For IWC’s Downie “There’s a long history of commissioners based in London having a piecemeal relationship with producers in Glasgow. By committing to a permanent presence in the city that era will be brought to an end. It will raise Channel 4’s connectivity by improving the sharing of information, promoting better and more frequent dialogue with the city’s creative community; and existing relationships will be deepened.”

For Tern’s David Strachan, ending that “piecemeal relationship” is central. “Regular dialogue is the key to building trust which commissioning needs. Proximity makes dialogue more possible. The communities of Scotland and Northern Ireland need that umbilical connection to the heart of Channel 4.”

Rollem’s Mellor too says that being around the corner from commissioners “would allow our production company to develop a proper working relationship with them.” Icon’s Marshall echoes that saying “it would give west of England indies and freelancers easier access to commissioning.” That’s something that indies beyond London envy about their counterparts based full time in the capital. “We’ll look forward to having commissioners as part of the daily routine – the kind of contact that London producers take for granted in reception at Horseferry Road, but which is really important to building a long term creative and commercial relationship,“ says True North’s Sheldon.

Getting Channel 4 to set up shop in your city will inevitably give the local creative sector significant heft too. If Channel 4 build it, they will come, is the outlook for one big Manchester based facility. “Wherever Channel 4 move to, the commissioners will follow along with the production companies, this is the true value to any city that Channel 4 chooses.”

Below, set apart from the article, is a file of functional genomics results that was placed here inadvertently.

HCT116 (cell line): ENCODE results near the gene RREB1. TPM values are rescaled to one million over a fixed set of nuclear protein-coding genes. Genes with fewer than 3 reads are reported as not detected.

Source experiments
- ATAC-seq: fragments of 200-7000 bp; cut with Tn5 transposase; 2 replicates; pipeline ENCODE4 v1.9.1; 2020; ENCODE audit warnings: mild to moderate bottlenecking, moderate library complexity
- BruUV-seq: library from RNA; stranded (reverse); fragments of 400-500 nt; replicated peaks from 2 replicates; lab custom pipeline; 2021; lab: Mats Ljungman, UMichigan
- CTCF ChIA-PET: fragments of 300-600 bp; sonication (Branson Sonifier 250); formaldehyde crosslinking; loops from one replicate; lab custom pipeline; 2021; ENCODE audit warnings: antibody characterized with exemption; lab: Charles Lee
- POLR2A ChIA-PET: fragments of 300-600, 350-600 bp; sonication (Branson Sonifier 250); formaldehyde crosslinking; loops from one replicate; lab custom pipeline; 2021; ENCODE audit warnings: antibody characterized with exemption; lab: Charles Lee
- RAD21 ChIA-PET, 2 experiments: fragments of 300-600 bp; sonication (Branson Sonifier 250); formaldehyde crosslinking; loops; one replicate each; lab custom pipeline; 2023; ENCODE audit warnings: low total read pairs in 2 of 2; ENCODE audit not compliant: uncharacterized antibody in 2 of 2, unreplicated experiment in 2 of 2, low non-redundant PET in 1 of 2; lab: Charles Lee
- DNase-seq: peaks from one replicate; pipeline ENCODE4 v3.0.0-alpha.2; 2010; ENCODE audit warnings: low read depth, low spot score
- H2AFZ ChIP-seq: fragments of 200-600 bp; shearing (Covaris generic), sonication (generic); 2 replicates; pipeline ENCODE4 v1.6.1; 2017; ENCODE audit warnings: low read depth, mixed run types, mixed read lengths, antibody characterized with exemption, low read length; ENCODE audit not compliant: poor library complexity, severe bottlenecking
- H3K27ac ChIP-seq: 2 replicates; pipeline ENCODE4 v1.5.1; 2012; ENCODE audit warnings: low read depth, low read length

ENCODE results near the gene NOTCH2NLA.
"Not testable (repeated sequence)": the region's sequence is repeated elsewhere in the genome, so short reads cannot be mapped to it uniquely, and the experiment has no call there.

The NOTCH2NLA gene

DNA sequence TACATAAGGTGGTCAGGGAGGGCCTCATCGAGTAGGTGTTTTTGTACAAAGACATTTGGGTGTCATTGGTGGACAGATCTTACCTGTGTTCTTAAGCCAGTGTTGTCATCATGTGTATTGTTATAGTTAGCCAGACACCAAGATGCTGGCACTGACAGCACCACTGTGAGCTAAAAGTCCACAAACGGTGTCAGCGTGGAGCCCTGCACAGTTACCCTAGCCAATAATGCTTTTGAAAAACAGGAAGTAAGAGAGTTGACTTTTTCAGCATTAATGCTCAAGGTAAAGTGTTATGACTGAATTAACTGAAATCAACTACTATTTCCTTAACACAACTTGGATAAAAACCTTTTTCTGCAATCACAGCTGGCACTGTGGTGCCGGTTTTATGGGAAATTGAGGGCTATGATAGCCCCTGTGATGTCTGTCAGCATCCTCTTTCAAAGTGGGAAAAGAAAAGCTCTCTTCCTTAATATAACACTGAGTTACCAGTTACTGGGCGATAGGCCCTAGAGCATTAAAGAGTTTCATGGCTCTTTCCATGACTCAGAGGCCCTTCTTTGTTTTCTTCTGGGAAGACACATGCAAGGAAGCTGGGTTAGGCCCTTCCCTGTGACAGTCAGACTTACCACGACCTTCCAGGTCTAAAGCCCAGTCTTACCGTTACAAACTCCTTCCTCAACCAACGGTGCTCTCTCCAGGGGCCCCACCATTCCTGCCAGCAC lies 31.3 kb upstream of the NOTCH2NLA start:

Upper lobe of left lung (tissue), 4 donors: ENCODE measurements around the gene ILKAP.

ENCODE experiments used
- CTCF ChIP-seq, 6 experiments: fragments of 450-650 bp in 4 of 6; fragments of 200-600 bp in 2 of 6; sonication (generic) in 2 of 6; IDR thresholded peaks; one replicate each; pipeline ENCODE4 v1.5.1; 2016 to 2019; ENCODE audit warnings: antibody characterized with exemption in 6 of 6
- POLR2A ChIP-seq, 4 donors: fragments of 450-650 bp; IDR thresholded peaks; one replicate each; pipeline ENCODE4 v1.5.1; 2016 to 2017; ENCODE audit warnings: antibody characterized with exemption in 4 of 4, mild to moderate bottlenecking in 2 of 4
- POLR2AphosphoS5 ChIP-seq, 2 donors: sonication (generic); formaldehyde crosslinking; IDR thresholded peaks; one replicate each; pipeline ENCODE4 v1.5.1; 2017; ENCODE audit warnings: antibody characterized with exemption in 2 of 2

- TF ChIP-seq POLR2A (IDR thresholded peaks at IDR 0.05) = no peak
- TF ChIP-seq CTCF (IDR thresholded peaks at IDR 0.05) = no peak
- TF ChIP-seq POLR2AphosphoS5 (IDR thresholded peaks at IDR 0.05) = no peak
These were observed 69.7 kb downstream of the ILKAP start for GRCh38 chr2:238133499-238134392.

Any chosen city will see an influx of indies and new home-grown indies getting the confidence to set up shop long term. For Tern’s Strachan, “A growing production and commissioning community will create stability, continuity of employment, more confident pitches of greater scale.” Rollem’s Mellor says that “long-term I would hope that Channel 4 being in Leeds would encourage more production companies to make the city their home, and to enable us to grow and invest in proper studio space and post-production facilities in our city.”

A Channel 4 move means a city achieving critical mass in its production community. “There will be an influx of talent who have been considering where next to move to,” says Icon’s Marshall. “There will be economic investment in the city, one of the best places to live, through house purchasing, and of course the actual bricks and mortar of the hub.”

And that will also draw in talent, always a significant headache for non-London indies. “Channel 4’s presence will have an immediate impact on our greatest challenge, which is staffing. Their presence will help make Yorkshire somewhere that doesn’t just nurture talent but retains it,” says True North’s Sheldon.

That’s the prize for the winners. For the losers, it will be business as usual, back on the train and the plane to London and now with another destination to visit for those much-prized commissions.

Posted 07 September 2018 by Jon Creamer

Vanity Fair director James Strong on making a period drama with attitude

Putting Thackeray’s Vanity Fair on screen is far from untrodden ground. There have been around 13 adaptations of the story of Becky Sharp, Emma Sedley and their friends and families so far, all the way from a 1911 silent movie to a 1998 BBC version.

But the director of Mammoth Screen’s upcoming ITV/Amazon take on the novel, James Strong, hasn’t seen any of them.

In fact, says the director, whose credits include Broadchurch and Liar, he’s not really a big fan of period drama. “As a viewer, I sometimes find certain period dramas, particularly of this period, can be quite distancing - a little unrelatable to a modern audience.” And that made him the ideal fit for this adaptation that aims from the outset to be a contemporary drama in a period setting. That tone begins with Gwyneth Hughes’ scripts, says Strong. “They immediately have a modernity to them in the way they’re paced.”

And Strong was determined that the direction had to capture that tone. “I was very clear I wanted to approach it in the same way I’d approach a contemporary drama.” But, he says, “that’s an easy thing to say” and a little harder to get right in practice.